"Have we done anything wrong, great-grandpa, that made the ocean so angry against us?" the child asked, looking quite puzzled.
"Yes, Krela, we have abused it, we have dumped tons of refuse in it, poisoning part of its life, killing some of its most valuable creatures and flora. And it took revenge, confining us to our land. We have become the seas' prisoners, Krela. Before, we needed each other like parent and child, brother and sister, man and woman. Before, there were rivers that flowed inland, rivers in which we could bathe and fish, some of them thousands of kilometres long. They are all dried up now. As a result, mankind depends on the good will of the seas. We have turned into orphans, Krela. And soon we shall have to look for another planet to settle on, lest we are reduced to parasites." Krela listened dumbfounded to the centenarian's predicament. Her eyes pleaded, "Surely we will find a way to save everybody?"
Then, in the old man's mouth, the words 'pearl' and 'oyster' exploded successively. "You're so young, Krela, but you ought to know nevertheless. Thanks to Mikimoto the oysters have proliferated, unchecked, covering every reef and incline under the oceans, damming all the estuaries. Oysters have grown to be the most populous species of our universe. What's more, they have learned to mass-produce pearls naturally, expelling them from their organisms, strewing them over our shores so as to create a permanent barrier between land and sea. Their ultimate aim, Krela, is to eliminate the earth's population, animal and plant alike. Every year they ration the waterflow at the rate of ten percent. And we humans have no alternative but to explore the galaxy for our survival. By the time you reach adulthood, you won't be living here any longer."
"But what are the oysters doing in the ocean?" inquired Krela, unperturbed by an event which seemed to her far removed in the future.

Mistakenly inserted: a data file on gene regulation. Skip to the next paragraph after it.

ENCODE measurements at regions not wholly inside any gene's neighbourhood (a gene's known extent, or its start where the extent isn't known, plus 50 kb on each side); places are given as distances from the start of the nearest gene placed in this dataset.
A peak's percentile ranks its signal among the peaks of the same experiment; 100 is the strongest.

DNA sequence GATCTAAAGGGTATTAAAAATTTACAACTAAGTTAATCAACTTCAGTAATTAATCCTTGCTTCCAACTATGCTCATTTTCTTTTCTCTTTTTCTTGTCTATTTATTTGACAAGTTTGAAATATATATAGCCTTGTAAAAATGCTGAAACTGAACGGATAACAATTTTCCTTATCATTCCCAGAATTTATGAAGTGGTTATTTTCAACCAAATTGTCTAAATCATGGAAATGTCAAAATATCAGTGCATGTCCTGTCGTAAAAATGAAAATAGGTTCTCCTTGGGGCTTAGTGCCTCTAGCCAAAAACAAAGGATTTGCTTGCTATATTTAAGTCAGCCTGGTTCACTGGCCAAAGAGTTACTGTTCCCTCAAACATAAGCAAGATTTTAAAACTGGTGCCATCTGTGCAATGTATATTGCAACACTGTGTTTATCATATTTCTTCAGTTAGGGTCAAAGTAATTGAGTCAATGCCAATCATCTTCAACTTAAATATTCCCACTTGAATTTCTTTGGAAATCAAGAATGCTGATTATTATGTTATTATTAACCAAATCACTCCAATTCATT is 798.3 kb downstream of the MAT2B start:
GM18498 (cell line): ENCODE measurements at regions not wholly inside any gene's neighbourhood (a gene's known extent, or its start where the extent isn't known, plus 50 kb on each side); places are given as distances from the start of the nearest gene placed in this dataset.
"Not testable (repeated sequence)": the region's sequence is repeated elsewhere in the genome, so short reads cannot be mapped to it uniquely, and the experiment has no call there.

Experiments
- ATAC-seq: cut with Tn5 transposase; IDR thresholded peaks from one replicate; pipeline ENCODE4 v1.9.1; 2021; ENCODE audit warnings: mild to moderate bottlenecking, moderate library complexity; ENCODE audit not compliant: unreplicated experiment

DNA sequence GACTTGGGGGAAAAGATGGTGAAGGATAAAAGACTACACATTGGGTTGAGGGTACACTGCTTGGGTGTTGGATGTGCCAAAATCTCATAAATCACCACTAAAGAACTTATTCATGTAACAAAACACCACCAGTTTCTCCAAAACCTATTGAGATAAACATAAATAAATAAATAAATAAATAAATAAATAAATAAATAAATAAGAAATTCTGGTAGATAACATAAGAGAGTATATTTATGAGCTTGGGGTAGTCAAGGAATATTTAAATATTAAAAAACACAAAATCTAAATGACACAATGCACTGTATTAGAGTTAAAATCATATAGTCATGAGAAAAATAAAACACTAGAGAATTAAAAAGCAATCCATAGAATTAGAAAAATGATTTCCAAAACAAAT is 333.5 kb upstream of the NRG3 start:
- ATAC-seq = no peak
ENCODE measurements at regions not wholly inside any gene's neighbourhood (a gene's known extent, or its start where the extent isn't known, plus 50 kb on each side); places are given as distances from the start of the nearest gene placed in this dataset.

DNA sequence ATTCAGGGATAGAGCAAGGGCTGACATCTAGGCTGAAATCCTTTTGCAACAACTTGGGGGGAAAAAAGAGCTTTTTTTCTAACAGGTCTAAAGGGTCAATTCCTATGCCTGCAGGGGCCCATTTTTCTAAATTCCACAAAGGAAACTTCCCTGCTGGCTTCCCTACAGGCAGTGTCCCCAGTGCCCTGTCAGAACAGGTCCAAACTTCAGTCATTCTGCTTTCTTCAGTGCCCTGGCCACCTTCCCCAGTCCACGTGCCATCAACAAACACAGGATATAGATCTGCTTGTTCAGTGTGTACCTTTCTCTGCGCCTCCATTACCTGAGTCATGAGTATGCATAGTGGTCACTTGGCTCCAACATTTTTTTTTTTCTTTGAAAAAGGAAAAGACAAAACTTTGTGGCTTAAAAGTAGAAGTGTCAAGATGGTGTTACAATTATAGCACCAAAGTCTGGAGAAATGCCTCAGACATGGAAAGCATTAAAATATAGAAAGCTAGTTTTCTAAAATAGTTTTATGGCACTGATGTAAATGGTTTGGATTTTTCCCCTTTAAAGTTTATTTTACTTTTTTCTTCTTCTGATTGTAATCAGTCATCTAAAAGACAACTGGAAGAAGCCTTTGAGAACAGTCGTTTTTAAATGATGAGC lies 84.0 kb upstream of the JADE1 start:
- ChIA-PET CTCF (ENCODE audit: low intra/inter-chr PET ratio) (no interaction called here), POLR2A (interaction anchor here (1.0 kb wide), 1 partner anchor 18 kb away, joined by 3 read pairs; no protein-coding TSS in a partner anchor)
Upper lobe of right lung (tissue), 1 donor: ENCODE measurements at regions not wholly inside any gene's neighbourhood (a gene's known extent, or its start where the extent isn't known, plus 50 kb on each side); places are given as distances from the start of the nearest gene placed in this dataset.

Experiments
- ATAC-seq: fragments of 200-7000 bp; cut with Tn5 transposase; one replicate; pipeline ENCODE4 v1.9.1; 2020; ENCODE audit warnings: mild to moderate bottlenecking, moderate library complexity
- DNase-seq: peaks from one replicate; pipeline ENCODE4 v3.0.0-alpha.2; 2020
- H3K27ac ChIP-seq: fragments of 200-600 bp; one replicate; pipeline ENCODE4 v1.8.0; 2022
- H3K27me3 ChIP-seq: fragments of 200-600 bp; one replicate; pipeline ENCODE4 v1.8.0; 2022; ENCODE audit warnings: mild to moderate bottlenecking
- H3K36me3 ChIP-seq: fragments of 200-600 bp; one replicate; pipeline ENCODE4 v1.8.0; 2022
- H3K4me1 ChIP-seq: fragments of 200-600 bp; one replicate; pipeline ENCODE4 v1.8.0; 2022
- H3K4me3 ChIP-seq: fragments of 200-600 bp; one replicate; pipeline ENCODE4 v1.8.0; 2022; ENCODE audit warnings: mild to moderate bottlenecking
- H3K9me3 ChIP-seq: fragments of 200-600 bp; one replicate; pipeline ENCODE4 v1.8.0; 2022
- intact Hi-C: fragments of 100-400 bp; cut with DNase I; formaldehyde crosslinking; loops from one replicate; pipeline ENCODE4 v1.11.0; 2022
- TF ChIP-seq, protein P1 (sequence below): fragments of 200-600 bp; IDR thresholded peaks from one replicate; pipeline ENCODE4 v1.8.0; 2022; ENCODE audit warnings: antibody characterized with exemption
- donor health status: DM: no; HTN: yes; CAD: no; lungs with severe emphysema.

"They're building huge mazes underwater to safeguard the sea inhabitants. Imagine walls of oysters, scaffoldings, bridges of oysters. That's what they're doing. And sooner than we'd want it to happen, they'll be sealing off all that blue horizon you are gazing at. You can't notice it, Krela, for they're just below the surface. It's only a matter of years before they accomplish their project."
Krela's face suddenly glowed: "Then we'll be able to walk on the water, great-
grandpa! It'll be the most beautiful day of my life."
The old man nodded, forcing a smile. "Why not," he acknowledged to himself, "why not."

Web Site: The Crowded World of Solitude, vol1  

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Reviewed by m j hollingshead 3/12/2011
well said
Reviewed by Sandie Angel 8/2/2006
This story is so beautifully-told. Wonderful story indeed, Albet! Congratulations on the winning!

Sandie May Angel a.k.a. Sandie Angel :o)
Reviewed by Charles O'Connor III 8/2/2006
Nice imagery and you caught the fact well concerning what we've done to the ocean. Can't say this enough, "You've captured the scenery perfectly."

Charles D. O'Connor III "Check out my new fantasy story 'The Painter'